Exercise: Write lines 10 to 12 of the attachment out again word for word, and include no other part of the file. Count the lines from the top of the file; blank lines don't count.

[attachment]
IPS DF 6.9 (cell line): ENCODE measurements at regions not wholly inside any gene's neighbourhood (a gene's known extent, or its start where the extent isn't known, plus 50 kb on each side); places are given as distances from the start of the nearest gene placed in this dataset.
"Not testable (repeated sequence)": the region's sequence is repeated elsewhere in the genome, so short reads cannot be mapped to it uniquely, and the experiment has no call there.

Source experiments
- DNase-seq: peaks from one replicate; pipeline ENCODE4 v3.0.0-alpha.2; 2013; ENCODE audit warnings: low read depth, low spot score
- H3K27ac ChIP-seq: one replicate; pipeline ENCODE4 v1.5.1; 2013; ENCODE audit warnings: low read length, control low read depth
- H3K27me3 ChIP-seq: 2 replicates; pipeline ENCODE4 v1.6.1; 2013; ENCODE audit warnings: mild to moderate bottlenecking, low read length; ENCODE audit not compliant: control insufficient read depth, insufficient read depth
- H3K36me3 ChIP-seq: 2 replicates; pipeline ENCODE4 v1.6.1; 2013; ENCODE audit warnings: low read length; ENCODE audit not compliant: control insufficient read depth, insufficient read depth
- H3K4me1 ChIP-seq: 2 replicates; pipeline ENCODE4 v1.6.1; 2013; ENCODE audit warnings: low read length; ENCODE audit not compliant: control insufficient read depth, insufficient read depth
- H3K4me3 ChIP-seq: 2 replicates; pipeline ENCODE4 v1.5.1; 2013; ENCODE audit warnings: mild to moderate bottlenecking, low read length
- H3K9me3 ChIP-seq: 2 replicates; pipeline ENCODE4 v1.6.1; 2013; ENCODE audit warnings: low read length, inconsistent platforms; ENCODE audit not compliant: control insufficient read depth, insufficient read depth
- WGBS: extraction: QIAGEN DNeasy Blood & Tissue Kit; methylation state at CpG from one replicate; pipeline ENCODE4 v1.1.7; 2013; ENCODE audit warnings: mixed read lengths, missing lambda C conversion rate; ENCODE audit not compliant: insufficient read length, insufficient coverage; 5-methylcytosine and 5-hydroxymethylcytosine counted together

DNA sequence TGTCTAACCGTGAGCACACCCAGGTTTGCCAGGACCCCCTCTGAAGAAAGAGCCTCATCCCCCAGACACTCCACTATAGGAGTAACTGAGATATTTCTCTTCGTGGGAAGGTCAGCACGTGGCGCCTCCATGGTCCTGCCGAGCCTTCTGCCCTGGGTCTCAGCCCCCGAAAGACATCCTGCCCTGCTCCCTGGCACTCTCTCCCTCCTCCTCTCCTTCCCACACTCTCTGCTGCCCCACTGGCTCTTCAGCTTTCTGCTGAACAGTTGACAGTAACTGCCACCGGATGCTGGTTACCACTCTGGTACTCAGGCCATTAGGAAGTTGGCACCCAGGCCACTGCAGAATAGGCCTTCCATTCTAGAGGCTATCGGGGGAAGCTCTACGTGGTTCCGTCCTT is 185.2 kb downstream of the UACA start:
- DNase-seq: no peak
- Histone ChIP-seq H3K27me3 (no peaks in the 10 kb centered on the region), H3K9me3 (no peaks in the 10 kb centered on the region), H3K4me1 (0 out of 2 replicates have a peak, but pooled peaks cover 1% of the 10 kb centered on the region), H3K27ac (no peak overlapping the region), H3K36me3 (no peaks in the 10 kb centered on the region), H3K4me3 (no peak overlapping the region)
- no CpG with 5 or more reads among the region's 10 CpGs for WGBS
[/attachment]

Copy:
- H3K9me3 ChIP-seq: 2 replicates; pipeline ENCODE4 v1.6.1; 2013; ENCODE audit warnings: low read length, inconsistent platforms; ENCODE audit not compliant: control insufficient read depth, insufficient read depth
- WGBS: extraction: QIAGEN DNeasy Blood & Tissue Kit; methylation state at CpG from one replicate; pipeline ENCODE4 v1.1.7; 2013; ENCODE audit warnings: mixed read lengths, missing lambda C conversion rate; ENCODE audit not compliant: insufficient read length, insufficient coverage; 5-methylcytosine and 5-hydroxymethylcytosine counted together

DNA sequence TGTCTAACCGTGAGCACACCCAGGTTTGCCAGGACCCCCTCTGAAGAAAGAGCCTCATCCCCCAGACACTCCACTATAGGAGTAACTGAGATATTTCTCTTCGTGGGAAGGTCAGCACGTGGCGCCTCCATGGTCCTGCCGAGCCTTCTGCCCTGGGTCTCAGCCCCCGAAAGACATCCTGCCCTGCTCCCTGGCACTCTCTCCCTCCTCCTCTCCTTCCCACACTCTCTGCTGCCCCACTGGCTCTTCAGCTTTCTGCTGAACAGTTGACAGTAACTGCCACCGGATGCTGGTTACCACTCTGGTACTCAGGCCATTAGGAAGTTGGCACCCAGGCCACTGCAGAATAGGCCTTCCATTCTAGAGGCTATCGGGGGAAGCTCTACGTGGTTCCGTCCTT is 185.2 kb downstream of the UACA start: